The Seward Phoenix Log - News of the Eastern Kenai Peninsula since 1966

By Fern Greenbank
LOG Editor 

Jesse Lee transfer may finally happen


The long-awaited transfer of historic property from the City of Seward to the Friends of Jesse Lee Home non-profit is scheduled to take place Monday night in the city council chambers. A deal at least five years in the making could, however, be delayed if the Historic Preservation Commission successfully inserts new language into the resolution.

John French, a member of the Historic Preservation Commission (HPC) has submitted a “conditional opposition” letter to the city council. The commission recently met for a work session and one specific issue dominated their conversation. French, who said he can only speak for himself because the commission didn’t make a formal resolution during a work session, says the commission did not have time to schedule a regular meeting for voting and have a quorum before the special city council meeting. There are only four commissioners so all must be present to have a quorum.

French said he is concerned that nothing in the city’s resolution for land transfer requires the Friends of Jesse Lee to provide evidence of an historic consultation under Section 106 of the Historic Preservation Act.

“At this stage, it isn’t clear if the Friends of Jesse Lee are required to maintain the historical integrity of the building,” said French. “The resolution states there is an intent to do this, but not a requirement or condition of sale.”

French says if Friends of Jesse Lee provide a letter from the State Historic Preservation Office that all of the plans submitted so far and all of the consultation with the state office insure the building will remain historically intact, he would withdraw his objection to the current language.

“I have brought this up before,” said French, “and it wasn’t received well.”

President of the board for the non-profit Friends of Jesse Lee, Dorene Lorenz, said French’s request is inappropriate.

“We have worked hand in hand with Judith Bittner in the State Historic Preservation Office,” said Lorenz, who will be present at the council meeting Monday night. “I deeply appreciate that the commissioners want to make sure the building is not changed dramatically, but I think they misunderstand the process.”

Lorenz said the non-profit is in compliance with all regulations and standards.

“I don’t think John French, or the commissioners, have ever done one of these projects, so maybe they are just not educated about the procedure,” said Lorenz.

Lorenz said all of these issues have been discussed and hashed out before and she’s surprised at the last minute changes French has suggested.

“I don’t feel it’s my job to tell the state officer how to do her job,” said Lorenz. “I’m not going to call her up and say ‘here, you need to do this.’ She knows what a Section 106 requires and she is our contact at the state.”

Lorenz said the non-profit doesn’t do anything without the blessing of the National Park Service, the agency that oversees projects on the National Register of Historic Places.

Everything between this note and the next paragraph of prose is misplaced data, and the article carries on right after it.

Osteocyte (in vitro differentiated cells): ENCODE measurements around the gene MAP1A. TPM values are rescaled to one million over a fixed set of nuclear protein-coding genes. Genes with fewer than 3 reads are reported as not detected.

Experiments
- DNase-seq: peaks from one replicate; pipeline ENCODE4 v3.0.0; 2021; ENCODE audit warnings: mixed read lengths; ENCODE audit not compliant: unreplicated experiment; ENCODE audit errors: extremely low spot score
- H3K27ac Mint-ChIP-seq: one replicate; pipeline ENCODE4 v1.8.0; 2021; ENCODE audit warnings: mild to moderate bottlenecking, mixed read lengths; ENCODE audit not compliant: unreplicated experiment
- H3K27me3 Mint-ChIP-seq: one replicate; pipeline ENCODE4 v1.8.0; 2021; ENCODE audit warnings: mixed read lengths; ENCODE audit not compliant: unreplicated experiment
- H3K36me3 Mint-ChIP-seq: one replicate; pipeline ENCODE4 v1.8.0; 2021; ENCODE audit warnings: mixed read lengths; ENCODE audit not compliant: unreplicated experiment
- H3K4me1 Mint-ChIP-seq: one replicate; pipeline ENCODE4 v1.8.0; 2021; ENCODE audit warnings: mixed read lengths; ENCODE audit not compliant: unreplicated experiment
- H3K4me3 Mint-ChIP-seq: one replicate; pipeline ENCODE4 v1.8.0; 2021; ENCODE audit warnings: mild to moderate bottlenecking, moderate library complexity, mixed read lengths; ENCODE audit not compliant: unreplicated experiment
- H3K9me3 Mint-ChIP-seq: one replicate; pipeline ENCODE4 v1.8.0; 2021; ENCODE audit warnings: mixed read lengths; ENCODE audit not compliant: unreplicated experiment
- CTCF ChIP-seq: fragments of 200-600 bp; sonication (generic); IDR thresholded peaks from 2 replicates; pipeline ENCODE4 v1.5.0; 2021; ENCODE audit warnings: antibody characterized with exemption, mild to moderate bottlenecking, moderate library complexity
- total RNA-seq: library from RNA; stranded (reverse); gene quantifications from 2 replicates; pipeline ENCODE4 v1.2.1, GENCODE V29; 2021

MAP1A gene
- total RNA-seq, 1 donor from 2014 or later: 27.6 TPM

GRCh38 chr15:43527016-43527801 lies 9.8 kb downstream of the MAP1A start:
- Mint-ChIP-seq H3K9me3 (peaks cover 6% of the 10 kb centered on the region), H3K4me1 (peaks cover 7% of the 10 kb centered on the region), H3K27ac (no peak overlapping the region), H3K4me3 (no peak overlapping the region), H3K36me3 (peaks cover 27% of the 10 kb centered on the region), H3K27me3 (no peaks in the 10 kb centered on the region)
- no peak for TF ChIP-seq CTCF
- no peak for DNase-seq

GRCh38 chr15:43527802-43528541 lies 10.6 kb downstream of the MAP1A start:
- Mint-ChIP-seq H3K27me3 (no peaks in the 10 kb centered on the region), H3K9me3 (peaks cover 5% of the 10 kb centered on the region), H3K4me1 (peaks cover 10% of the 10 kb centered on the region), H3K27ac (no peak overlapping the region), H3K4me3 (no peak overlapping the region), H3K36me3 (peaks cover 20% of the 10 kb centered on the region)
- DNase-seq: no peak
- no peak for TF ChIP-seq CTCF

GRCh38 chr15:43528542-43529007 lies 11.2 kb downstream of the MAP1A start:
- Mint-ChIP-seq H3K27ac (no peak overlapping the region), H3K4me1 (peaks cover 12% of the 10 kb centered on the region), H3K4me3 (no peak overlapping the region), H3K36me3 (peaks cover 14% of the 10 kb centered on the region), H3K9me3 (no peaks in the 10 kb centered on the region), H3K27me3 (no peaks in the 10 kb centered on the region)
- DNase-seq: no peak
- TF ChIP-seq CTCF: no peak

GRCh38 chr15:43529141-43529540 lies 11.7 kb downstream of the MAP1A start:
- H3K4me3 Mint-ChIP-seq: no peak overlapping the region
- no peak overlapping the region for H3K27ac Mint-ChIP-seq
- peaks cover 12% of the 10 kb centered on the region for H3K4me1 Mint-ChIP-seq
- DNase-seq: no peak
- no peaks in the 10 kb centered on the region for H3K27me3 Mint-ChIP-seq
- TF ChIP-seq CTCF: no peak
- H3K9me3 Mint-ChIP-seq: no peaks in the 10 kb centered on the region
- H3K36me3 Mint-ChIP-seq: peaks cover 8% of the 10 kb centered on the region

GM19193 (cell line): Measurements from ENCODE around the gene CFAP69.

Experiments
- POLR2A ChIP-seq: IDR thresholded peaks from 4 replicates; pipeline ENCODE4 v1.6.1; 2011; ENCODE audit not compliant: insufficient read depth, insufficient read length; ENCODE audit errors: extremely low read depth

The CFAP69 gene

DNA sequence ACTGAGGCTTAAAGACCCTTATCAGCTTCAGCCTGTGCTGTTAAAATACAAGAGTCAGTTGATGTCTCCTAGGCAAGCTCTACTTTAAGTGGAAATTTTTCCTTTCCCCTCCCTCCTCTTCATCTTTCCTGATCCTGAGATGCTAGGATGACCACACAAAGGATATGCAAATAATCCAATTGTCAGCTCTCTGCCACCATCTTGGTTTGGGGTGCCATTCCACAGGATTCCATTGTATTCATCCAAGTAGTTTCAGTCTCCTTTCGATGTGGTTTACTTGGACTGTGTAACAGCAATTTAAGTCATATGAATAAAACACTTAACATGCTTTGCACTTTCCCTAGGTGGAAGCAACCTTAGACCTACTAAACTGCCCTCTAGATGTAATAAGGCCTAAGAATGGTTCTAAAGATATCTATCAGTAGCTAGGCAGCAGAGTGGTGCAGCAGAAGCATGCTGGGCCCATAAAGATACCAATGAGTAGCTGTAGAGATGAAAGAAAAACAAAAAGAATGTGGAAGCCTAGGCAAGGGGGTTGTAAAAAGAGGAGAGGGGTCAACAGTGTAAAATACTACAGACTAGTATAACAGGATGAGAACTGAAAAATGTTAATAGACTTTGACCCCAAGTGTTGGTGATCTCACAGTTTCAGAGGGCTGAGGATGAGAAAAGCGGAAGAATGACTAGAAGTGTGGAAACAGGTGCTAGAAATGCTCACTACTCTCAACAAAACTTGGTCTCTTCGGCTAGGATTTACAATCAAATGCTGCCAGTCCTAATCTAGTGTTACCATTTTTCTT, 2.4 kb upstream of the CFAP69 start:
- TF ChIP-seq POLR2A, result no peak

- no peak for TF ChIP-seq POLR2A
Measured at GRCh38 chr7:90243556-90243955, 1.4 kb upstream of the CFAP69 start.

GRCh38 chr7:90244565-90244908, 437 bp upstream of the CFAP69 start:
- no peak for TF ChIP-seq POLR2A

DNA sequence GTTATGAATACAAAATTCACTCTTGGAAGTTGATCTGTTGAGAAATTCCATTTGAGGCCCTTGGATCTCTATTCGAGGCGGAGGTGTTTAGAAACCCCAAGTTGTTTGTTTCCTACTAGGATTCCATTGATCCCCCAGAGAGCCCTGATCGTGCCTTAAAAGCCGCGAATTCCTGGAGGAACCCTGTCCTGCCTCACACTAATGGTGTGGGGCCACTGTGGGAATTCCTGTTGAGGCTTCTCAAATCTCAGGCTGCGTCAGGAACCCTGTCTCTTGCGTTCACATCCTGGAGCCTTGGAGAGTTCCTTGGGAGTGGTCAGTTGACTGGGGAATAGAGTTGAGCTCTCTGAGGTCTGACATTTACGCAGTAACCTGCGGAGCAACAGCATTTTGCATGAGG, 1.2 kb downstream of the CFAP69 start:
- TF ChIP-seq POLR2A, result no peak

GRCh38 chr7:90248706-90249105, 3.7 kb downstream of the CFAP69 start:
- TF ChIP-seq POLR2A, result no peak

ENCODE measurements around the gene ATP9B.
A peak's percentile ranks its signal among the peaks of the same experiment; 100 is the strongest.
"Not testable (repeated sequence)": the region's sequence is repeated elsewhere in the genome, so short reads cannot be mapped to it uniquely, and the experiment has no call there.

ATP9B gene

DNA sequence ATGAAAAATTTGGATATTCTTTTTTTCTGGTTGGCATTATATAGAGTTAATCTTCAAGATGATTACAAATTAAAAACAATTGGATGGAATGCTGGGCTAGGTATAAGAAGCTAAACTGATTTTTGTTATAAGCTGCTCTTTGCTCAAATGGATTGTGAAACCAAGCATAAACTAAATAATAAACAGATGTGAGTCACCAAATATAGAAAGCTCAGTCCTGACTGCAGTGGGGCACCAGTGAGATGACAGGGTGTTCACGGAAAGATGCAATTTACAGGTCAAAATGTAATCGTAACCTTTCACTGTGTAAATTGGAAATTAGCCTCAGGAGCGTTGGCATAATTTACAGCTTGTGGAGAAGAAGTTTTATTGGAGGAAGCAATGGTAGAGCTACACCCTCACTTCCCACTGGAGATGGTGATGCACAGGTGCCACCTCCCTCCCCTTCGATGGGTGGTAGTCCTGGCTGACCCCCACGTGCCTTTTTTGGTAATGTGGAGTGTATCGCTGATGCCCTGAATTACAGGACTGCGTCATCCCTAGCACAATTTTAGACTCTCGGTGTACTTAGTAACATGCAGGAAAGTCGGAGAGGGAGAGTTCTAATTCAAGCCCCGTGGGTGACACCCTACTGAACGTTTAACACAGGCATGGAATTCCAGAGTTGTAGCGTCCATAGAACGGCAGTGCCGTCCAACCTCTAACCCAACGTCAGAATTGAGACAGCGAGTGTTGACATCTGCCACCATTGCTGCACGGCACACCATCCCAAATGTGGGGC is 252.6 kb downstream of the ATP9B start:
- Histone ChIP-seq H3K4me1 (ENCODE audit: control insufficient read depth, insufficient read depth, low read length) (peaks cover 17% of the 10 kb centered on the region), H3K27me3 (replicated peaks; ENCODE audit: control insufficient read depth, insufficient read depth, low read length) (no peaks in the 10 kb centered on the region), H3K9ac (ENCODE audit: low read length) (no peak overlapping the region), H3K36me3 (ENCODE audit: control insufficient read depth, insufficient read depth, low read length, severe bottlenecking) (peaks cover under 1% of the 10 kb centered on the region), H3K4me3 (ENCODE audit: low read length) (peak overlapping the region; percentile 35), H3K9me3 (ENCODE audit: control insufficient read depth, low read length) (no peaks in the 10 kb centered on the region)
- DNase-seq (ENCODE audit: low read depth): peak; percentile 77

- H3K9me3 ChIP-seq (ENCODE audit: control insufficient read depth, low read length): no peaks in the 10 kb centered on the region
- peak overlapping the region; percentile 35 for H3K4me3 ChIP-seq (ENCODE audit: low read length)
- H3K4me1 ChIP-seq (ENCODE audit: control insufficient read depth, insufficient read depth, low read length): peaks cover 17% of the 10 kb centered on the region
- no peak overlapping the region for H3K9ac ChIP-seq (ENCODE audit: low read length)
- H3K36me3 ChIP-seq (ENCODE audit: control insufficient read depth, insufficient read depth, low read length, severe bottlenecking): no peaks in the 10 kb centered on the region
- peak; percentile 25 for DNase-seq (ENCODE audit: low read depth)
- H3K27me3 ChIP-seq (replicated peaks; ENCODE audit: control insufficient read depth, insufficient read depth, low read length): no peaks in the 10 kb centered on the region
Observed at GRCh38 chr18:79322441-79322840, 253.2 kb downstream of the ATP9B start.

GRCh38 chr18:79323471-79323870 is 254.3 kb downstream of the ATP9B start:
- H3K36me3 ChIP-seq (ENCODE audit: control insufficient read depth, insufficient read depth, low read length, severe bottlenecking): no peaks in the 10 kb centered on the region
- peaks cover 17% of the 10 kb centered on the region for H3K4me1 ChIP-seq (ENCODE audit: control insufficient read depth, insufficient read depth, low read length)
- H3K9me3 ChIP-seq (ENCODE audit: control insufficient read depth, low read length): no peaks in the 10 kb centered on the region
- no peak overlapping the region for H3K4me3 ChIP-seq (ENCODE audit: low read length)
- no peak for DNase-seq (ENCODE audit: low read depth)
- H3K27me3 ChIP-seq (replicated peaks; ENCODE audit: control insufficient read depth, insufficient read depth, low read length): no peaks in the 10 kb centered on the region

For example, she said, a door was necessary to comply with current fire code but adding a door would change the exterior of the building. The NPS requires a “reasonable” explanation for the change, then makes a decision. In this case, the door was approved.

French said there is concern that the building is already too degraded to salvage it in a truly historic way and if that is the case, then the property can be used for the planned Balto Charter School with a building that is not historically preserved. Then, French said, the city would have handed off a valuable piece of property in the name of preservation at a dramatically lower price than it would bring if sold to a developer.

To that concern, Lorenz said the goal of the Jesse Lee Home non-profit is to rehabilitate the orphanage building, not create a charter school.

“That has always been our goal,” said Lorenz. “We aren’t in the business of starting schools, but that allows us to get funding to make sure the building and its history is saved and used for a good purpose.”

Ron Long, assistant city manager, said he will most likely recommend to the city council not to accept the new language proposed because the city needs to get that property off its table.

“We’ve absorbed a lot of losses with this property,” said Long. “It’s time to get on with the transfer.”

Long said the property is not of value to the city because it has an identified asbestos problems that are expensive to fix and possibly other contaminants under the structure. A non-profit trying to save an historic structure is better equipped to get funding for the expensive clean up, he said.

The home, once an orphanage to hundreds of Alaskan children rendered homeless due to epidemics and then devastated by the 1964 earthquake, has been through the hands of several developers over the years with little progress made in restoration.

The Friends of Jesse Lee non-profit was formed to take on the project with the intent to build a charter school, called the Balto School, that will specialize in leadership development of Alaska Native students.


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